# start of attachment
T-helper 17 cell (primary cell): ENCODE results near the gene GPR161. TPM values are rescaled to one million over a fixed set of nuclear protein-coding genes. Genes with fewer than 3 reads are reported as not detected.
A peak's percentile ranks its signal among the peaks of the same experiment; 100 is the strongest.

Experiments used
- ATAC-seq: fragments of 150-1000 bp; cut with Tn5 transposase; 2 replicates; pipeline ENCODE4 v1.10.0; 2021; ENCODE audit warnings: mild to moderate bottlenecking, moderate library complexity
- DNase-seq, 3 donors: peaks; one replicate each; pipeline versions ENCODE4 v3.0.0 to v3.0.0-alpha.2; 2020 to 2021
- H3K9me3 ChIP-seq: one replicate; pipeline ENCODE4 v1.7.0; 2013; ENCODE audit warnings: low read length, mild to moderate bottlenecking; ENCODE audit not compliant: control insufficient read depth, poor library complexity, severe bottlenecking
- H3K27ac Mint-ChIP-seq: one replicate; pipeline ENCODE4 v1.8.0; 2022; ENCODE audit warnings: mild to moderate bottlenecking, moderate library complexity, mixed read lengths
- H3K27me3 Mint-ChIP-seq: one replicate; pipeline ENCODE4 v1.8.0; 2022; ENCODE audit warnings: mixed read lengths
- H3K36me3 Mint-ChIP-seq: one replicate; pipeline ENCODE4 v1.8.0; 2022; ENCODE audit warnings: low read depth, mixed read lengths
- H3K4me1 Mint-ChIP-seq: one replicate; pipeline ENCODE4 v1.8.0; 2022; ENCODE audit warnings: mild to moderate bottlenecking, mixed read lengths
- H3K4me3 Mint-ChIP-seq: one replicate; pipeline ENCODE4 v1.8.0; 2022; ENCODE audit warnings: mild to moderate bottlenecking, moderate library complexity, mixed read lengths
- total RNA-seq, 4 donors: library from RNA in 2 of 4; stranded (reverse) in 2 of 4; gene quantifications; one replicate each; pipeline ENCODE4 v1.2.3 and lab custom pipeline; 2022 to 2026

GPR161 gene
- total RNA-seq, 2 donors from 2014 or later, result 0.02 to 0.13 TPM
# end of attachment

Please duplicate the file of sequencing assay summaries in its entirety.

T-helper 17 cell (primary cell): ENCODE results near the gene GPR161. TPM values are rescaled to one million over a fixed set of nuclear protein-coding genes. Genes with fewer than 3 reads are reported as not detected.
A peak's percentile ranks its signal among the peaks of the same experiment; 100 is the strongest.

Experiments used
- ATAC-seq: fragments of 150-1000 bp; cut with Tn5 transposase; 2 replicates; pipeline ENCODE4 v1.10.0; 2021; ENCODE audit warnings: mild to moderate bottlenecking, moderate library complexity
- DNase-seq, 3 donors: peaks; one replicate each; pipeline versions ENCODE4 v3.0.0 to v3.0.0-alpha.2; 2020 to 2021
- H3K9me3 ChIP-seq: one replicate; pipeline ENCODE4 v1.7.0; 2013; ENCODE audit warnings: low read length, mild to moderate bottlenecking; ENCODE audit not compliant: control insufficient read depth, poor library complexity, severe bottlenecking
- H3K27ac Mint-ChIP-seq: one replicate; pipeline ENCODE4 v1.8.0; 2022; ENCODE audit warnings: mild to moderate bottlenecking, moderate library complexity, mixed read lengths
- H3K27me3 Mint-ChIP-seq: one replicate; pipeline ENCODE4 v1.8.0; 2022; ENCODE audit warnings: mixed read lengths
- H3K36me3 Mint-ChIP-seq: one replicate; pipeline ENCODE4 v1.8.0; 2022; ENCODE audit warnings: low read depth, mixed read lengths
- H3K4me1 Mint-ChIP-seq: one replicate; pipeline ENCODE4 v1.8.0; 2022; ENCODE audit warnings: mild to moderate bottlenecking, mixed read lengths
- H3K4me3 Mint-ChIP-seq: one replicate; pipeline ENCODE4 v1.8.0; 2022; ENCODE audit warnings: mild to moderate bottlenecking, moderate library complexity, mixed read lengths
- total RNA-seq, 4 donors: library from RNA in 2 of 4; stranded (reverse) in 2 of 4; gene quantifications; one replicate each; pipeline ENCODE4 v1.2.3 and lab custom pipeline; 2022 to 2026

GPR161 gene
- total RNA-seq, 2 donors from 2014 or later, result 0.02 to 0.13 TPM